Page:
Olivia won the second hour of the debate, too!


The second hour of the Toronto mayoralty debate was a lot like the first: Olivia Chow dominated!

The pundits agree that Olivia Chow was the only candidate who took on Rob Ford directly. Meanwhile, all the other candidates tried to take on Olivia – and failed.

Don’t just take our word for it – here is what the pundits and the press have to say:

“I thought she had a very strong performance. She was the only one going after Mayor Rob Ford.” – John Stall, 680 News

“Tory replies with a major nose stretcher – [says] he’s never backed any [revenue] tools.” – John Lorinc, Globe & Mail

“Ford: ‘We haven’t had one union strike.’ False. There was a library workers’ strike.” – Daniel Dale, Toronto Star

“I thought [Olivia] was best when she set herself up as the defender of the city.” – Charlie Gillis, Macleans

“Ford: ‘We’ve created 57,000 jobs.’ Misleading. Jobs # was up 57k last year, has since dropped by about 50k – now just 6,000 jobs.” – Daniel Dale, Toronto Star

“Tory says he’ll have a complete plan later.”- David Nickle, Toronto Community News

“Yikes, #RobFord again exaggerates his record on keeping taxes low. Untrue Toronto’s have been kept lower than any other city.” – Robert Benzie, Toronto Star

“Ford: ‘We have the lowest tax increase’ of any North American city. False.” – Daniel Dale, Toronto Star

“Tory double speak.” – Greg Elmer, Research Chair, Ryerson University

“I think Olivia connected. A lot of people were thinking the same thing. [Rob Ford], you’ve got to go.” – John Stall, 680 News

“Chow ends: ‘Time for change.'” – Daniel Dale, Toronto Star

Olivia won the first hour of the first debate!

Don’t just take my word for it:


In the opening 23 minutes of CityTV’s first mayoral debate, journalists, columnists and pundits across party lines agree: Olivia has already demonstrated to Toronto that she is the only candidate that can beat Rob Ford.

Here’s what they said:

“First zinger of night. Chow tells ford his gravy train has become a train wreck.” – Elizabeth Church, Globe & Mail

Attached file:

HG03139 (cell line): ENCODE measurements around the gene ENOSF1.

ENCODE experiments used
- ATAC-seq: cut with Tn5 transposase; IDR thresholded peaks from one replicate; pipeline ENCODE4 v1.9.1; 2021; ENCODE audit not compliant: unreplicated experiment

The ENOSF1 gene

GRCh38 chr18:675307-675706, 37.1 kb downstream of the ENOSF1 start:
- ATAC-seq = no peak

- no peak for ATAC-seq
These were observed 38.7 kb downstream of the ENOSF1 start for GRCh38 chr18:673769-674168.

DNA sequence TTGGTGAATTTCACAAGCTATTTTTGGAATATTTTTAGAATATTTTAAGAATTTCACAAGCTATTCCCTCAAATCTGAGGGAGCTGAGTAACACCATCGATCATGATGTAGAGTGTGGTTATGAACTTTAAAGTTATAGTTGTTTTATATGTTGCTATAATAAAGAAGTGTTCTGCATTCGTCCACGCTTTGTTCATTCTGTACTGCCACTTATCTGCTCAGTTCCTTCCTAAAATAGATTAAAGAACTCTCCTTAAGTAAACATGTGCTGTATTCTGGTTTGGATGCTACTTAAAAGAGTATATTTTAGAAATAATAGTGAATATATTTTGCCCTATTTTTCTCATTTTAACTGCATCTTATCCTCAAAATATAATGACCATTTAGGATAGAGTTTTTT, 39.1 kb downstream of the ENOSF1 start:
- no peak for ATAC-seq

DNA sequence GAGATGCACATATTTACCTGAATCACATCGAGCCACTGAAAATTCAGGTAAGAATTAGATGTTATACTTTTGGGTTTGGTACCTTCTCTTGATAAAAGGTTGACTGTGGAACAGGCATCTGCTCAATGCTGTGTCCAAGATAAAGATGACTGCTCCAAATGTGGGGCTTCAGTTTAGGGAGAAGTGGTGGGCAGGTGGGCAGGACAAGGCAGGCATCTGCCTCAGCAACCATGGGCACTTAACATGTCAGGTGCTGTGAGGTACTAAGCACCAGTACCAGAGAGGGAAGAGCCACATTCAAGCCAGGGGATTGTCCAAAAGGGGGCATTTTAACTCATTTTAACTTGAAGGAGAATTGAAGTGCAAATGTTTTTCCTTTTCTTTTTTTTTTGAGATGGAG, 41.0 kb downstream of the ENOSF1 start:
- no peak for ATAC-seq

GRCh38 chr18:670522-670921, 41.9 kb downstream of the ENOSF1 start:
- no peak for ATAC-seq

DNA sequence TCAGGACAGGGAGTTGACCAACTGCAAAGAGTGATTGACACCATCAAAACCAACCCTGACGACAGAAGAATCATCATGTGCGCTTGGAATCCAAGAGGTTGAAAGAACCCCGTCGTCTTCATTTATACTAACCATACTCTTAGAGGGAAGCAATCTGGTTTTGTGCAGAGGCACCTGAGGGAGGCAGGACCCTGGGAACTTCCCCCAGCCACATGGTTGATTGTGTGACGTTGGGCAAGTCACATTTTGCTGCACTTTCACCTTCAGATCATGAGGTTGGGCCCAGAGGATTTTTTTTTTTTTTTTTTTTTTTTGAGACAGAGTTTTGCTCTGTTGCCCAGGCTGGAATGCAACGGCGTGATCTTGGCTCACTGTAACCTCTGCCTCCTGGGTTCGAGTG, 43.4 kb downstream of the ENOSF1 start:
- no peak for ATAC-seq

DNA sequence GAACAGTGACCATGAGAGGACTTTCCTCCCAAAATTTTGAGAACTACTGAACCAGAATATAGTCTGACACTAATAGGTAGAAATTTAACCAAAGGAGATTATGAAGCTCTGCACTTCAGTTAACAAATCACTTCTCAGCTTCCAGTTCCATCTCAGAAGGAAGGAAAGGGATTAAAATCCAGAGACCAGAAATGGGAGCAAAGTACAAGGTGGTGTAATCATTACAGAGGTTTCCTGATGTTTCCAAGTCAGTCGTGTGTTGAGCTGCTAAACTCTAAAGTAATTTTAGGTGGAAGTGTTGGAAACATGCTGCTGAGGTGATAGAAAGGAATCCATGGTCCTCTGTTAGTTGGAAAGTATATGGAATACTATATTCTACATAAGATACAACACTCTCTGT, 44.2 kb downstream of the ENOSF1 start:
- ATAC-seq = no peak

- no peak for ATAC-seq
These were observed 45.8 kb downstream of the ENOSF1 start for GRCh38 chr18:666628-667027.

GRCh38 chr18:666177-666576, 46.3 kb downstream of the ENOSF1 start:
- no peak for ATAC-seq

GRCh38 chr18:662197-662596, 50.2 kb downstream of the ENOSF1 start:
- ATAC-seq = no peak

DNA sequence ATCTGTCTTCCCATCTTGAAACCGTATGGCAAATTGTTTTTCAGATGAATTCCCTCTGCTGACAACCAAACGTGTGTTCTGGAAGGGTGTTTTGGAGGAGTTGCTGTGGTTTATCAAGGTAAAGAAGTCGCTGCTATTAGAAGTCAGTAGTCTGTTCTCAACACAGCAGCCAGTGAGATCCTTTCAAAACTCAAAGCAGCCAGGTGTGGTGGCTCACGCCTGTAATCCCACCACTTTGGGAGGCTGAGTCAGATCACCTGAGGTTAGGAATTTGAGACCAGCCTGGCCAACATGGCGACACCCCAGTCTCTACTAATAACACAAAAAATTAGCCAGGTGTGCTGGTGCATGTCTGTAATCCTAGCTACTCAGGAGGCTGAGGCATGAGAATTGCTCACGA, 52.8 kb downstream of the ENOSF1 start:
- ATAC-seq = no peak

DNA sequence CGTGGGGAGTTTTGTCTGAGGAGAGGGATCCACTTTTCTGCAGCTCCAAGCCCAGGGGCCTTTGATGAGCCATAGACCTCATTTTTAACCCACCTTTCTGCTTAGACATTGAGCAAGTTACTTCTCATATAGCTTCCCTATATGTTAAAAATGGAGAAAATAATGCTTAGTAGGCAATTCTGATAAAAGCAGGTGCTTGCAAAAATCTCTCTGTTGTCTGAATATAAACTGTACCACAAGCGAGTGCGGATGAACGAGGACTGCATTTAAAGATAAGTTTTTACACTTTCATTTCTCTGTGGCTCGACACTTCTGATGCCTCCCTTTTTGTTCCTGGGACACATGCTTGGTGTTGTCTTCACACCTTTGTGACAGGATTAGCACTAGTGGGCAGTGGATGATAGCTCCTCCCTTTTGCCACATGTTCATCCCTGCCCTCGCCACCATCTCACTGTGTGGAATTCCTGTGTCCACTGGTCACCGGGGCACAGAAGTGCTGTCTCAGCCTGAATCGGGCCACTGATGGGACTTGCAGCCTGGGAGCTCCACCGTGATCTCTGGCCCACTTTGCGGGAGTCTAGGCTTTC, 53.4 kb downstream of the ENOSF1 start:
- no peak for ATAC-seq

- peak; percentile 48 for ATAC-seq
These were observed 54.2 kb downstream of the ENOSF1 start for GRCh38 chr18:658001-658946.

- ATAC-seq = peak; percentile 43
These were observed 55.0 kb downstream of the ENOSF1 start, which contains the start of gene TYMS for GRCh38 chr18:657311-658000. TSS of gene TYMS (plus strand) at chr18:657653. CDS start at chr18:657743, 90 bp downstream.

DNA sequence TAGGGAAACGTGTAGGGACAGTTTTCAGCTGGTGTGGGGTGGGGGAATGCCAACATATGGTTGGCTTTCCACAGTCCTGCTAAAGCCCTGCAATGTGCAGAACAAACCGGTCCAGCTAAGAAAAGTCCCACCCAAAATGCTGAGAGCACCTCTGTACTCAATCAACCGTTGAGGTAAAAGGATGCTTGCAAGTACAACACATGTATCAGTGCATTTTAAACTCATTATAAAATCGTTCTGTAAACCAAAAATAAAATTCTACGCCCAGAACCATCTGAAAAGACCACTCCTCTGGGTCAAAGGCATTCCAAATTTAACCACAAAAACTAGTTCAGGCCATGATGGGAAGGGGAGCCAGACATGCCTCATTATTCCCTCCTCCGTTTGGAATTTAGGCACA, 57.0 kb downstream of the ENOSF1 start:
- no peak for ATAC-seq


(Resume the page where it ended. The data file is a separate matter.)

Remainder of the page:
“I grew up taking #TTC and I still do. @oliviachow immediately differentiates herself from the crowd.” – Joanne Deer, CTV Truth North political panelist

“Martineau begins with a “full disclosure” note that Tory sits on Rogers board – which is something the Chow campaign wants people to know.” – Daniel Dale, Toronto Star

“Olivia Chow questions John Tory’s courage to stand up to Ford’s positions.” – CBC Toronto

“Chow hitting Tory, saying the city hasn’t even put in an application for the federal funding Scarb subway advocates counting on.” – Oliver Moore, Globe & Mail

“Ford says the Scarborough extension costs “$5” per household. Incorrect. It’ll be $40 per year as of 2016 for about 30 years.” – Daniel Dale, Toronto Star

“John Tory is referring to Ford as Rob.” – Jon Lorinc, Globe & Mail

“@oliviachow leading CityTV’s viewer poll of trust on transit with 40 per cent.” – Laura Kane, Toronto Star

“Most viewers of [the] debate rank Chow [as] the person they trust most on the transit file.” – James Armstrong, Global TV

“It’s pretty obvious – the only person who has the facts and not the anger is @oliviachow.” – Joanne Deer, CTV Truth North political panelist

“Why do John Tory and Rob Ford hate buses? Poor sad buses.” – Antionia Zerbisias, Toronto Star

“Mr. Ford is actually right.” – John Tory, 5:23 p.m.

“Tory agrees with Ford that TTC service hasn’t been cut. Which, again, is wrong.” – Jonathan Goldsbie, NOW Magazine

As the debate continues, Olivia will continue to show her challengers – and the people of Toronto – that she is the top candidate for a better city.

Twitter blue checked me!

I’m not entirely sure what this means, but Chatty Trout spotted it and told me.

Does this mean I can now boost my billable rate? Get better tables in restaurants? Live in a $10-million mansion on Lakeworth Lane in Palm Beach?